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ASUS Zenfone Max Pro M1 Unboxing and First Impressions

3 min read
ASUS Zenfone Max Pro M1 Unboxing and First Impressions 6

ASUS recently unveiled a whole new lineup for their Zenfone smartphones here in Malaysia. Apart from the highly requested Zenfone 5, there’s also an entry level smartphone – the Zenfone Max Pro M1. ASUS’s Zenfone Max series is always about very big batteries for longer usage times, and the Max Pro M1 is Asus’s latest attempt to offer a budget smartphone not only with a huge battery, but also one with vanilla Android, and here’s our first look at the Redmi Note 5 challenger.

The Max Pro M1 in Malaysia comes in 3 variants, and between them are differences in RAM and storage configuration, as well as different camera setup. Our base model, which is priced at RM699, comes with 3GB of RAM and 32GB of internal storage, while the 4GB RAM and 64GB internal storage configuration is priced at RM849. The top of the line version gives you extra 2GB of RAM, with the retail price bumped to RM999.

Qualcomm Snapdragon 636, Octa-core processor (8×1.8GHz)
3/4/6GB RAM, 32GB/64GB internal storage, dedicated microSD slot, support up to 400GB
5.99-inch IPS LED display, 18:9 ratio
1080 X 2160 pixels, 402 pixels-per-inch
13/16-megapixel + 5-megapixel rear cameras, LED flash, UHD video recording
8/16-megapixel front-facing camera, LED flash
5000mAh battery



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The Zenfone Max Pro M1 (in this review we’ll just call it the M1 from now on) comes in a pretty standard packaging, mostly dominated by blue and grey colours. Removing the top cover off reveals a box, which contains a clear case, a SIM tray removal tool and a few documentations, and the phone sits right below the box. Despite its low price, the M1 still comes with the usual bits and pieces, which include a microUSB cable for data transfer and charging, a pair of earphones and a USB wall adapter, and its plug can be easily interchangeable depending on different plugs in different countries. Of course, ours comes with a 3-pin head that we use in this country.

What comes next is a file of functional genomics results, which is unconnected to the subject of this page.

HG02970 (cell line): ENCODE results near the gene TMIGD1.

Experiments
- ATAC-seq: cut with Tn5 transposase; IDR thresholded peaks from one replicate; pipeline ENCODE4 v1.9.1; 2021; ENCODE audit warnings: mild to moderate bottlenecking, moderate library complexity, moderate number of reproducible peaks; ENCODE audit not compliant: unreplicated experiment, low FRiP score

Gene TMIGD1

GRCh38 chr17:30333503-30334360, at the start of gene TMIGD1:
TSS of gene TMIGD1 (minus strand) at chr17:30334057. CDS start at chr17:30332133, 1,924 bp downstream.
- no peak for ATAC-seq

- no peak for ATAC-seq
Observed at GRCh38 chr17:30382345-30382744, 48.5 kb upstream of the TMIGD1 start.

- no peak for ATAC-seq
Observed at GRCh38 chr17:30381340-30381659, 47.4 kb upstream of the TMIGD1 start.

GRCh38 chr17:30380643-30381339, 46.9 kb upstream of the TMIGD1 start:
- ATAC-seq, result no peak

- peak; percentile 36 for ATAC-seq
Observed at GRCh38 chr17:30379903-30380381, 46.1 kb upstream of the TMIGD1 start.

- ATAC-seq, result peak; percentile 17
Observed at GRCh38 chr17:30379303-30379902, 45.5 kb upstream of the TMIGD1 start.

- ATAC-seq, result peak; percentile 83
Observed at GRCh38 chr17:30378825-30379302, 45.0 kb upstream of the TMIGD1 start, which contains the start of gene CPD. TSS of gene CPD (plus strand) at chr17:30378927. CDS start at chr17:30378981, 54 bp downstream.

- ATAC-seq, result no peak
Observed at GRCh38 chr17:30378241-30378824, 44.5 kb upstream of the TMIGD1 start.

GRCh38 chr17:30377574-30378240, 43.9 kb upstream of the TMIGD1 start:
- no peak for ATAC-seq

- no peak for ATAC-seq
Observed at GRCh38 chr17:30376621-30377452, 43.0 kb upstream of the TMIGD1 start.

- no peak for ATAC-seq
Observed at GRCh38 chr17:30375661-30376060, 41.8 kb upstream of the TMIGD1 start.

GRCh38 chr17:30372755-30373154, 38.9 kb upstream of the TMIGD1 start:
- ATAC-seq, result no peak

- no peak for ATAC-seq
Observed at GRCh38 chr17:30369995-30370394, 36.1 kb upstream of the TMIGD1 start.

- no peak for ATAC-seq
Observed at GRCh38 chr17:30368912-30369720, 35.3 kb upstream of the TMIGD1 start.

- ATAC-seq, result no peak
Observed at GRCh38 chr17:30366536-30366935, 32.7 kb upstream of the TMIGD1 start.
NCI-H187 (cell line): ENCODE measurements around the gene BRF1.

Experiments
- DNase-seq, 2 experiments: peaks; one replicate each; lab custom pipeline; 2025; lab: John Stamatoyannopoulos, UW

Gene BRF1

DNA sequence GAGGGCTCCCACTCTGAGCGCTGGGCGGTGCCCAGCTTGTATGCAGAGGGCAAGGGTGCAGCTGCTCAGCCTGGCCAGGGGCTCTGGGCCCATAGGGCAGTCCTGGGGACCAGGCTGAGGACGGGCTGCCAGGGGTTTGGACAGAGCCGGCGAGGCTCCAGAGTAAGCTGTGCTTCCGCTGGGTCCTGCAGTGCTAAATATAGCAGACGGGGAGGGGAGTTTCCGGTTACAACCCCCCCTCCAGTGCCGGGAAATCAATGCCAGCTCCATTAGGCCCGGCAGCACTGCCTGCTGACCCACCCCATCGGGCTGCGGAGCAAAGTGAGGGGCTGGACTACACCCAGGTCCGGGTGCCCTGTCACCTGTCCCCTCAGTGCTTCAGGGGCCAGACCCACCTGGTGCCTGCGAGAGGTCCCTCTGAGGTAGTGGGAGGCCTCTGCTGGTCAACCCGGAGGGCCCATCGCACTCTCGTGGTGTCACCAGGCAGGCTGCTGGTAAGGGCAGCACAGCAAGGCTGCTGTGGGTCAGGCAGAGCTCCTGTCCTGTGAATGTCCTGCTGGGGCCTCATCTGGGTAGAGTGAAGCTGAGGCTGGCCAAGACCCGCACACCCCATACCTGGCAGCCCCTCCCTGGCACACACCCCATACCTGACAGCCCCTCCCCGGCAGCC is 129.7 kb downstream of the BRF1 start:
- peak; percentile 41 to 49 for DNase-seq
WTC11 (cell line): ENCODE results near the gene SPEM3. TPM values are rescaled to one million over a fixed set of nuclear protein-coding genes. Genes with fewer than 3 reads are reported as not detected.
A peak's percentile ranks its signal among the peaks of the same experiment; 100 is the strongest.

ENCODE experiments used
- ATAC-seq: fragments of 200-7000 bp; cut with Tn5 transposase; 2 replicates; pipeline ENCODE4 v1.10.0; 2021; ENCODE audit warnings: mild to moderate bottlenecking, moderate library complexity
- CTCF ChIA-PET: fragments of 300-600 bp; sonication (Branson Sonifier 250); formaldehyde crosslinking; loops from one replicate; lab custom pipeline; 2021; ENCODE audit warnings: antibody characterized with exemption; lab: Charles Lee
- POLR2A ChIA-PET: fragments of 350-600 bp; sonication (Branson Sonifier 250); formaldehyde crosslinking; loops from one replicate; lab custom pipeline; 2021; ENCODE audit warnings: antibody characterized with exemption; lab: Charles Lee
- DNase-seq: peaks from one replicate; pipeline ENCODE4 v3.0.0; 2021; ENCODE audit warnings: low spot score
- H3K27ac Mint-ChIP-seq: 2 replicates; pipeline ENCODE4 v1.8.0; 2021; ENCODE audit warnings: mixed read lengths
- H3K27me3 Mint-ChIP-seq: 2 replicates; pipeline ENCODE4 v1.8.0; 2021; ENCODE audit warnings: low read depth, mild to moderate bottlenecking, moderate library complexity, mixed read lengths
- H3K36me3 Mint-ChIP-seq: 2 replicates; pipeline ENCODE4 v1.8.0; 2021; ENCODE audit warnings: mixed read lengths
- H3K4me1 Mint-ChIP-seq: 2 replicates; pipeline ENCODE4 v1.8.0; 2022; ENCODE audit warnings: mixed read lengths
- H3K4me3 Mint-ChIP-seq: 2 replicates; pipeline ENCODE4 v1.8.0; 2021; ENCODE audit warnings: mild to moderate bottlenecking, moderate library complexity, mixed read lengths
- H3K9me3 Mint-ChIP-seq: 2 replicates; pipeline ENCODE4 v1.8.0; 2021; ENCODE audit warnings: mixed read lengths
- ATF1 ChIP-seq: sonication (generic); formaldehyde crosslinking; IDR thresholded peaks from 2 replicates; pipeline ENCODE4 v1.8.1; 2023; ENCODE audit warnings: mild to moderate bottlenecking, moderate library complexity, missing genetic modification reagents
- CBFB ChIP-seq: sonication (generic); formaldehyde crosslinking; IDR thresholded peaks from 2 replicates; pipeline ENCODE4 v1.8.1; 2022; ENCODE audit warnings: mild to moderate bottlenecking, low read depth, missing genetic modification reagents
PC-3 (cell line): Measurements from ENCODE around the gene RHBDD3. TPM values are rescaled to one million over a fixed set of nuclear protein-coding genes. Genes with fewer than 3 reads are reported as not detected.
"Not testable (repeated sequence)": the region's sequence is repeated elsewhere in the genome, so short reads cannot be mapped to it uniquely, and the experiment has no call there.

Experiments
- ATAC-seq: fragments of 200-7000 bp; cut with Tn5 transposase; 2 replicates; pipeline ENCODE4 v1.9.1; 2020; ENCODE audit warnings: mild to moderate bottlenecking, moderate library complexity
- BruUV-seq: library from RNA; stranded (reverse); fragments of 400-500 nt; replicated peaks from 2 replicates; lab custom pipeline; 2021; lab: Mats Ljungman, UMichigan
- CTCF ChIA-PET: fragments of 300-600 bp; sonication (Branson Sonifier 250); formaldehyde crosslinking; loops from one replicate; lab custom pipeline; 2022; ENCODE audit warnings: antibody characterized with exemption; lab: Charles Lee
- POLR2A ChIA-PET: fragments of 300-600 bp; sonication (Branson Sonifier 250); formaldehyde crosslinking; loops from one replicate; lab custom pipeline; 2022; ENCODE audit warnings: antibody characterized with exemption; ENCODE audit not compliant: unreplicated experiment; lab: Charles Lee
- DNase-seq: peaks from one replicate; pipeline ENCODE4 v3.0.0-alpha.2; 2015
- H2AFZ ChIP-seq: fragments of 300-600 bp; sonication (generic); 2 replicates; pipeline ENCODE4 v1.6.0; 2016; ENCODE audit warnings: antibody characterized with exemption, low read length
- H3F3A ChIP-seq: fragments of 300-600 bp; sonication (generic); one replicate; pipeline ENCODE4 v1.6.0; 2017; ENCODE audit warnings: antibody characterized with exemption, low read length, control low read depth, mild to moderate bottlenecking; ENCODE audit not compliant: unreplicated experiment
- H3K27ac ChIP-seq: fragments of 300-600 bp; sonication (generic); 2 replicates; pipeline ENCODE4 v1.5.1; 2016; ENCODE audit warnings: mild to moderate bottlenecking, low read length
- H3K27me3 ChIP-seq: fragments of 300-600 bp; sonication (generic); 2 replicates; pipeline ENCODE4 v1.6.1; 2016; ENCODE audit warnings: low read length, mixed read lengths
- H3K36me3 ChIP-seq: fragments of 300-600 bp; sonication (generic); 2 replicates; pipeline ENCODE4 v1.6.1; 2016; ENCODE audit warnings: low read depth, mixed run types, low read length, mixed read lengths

First Impressions

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For the price, our first impressions on the M1 isn’t bad at all. The looks is pretty understated, nothing flashy about that. The device is pretty thick to accommodate the 5000mAh battery, but it’s nowhere uncomfortable to hold. While the front is of premium smooth glass, the rest of the body is actually plastic, but it tries to look like metal. Despite that, it doesn’t feel cheap, and in fact, it feels rather solid. Overall, the M1 still holds up pretty well in the looks department, even when compared to the Redmi Note 5, which shares the similar story.

Dominating the front is a 5.99-inch IPS display, with a resolution of 1080 X 2160. It’s just a regular display with 18:9 display ratio, hence it doesn’t require a notch on the top. All 4 corners are rounded, and bezels on both left and right sides are visible, but pretty minimal. On top there’s an 8-megapixel front-facing camera for our lowest spec unit (mid-range and above will have 16-megapixel sensors), an earpiece, a couple of sensors and an LED flash which isn’t visible. At first look you can’t even tell that there’s an LED flash.

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The SIM tray sits on the left, and a bonus on the M1 is that all cards get their independent slot. This means that we can run dual-SIM card in there, along with storage expansion via a microSD card. On the right there’s the volume and power buttons, and in typical ASUS fashion, the power button has a texture to it.

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The ports do live at the bottom, which includes a 3.5mm headphone jack, and a mono speaker.

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There’s really nothing much going on at the rear. The 13-megapixel + 5-megapixel cameras live at the top left corner, and they are vertically stacked on each other. There’s also a little wording “DUAL CAMERA” in between them. The LED flash is also located just below the cameras. Not far away is a conveniently located rear-facing fingerprint reader, with an ASUS branding just below it.

Software wise, while we had no real beef with ASUS’s own ZenUI, it’s always nice to see a phone that comes with vanilla Android operating system, without heavy skin on it. There’s still very little customization by ASUS, which involves only a few apps (with little to no bloatware) and some extra functionality here and there.

Stay tuned to WTN.today for our upcoming full in-depth review of the ASUS Zenfone Max Pro M1!

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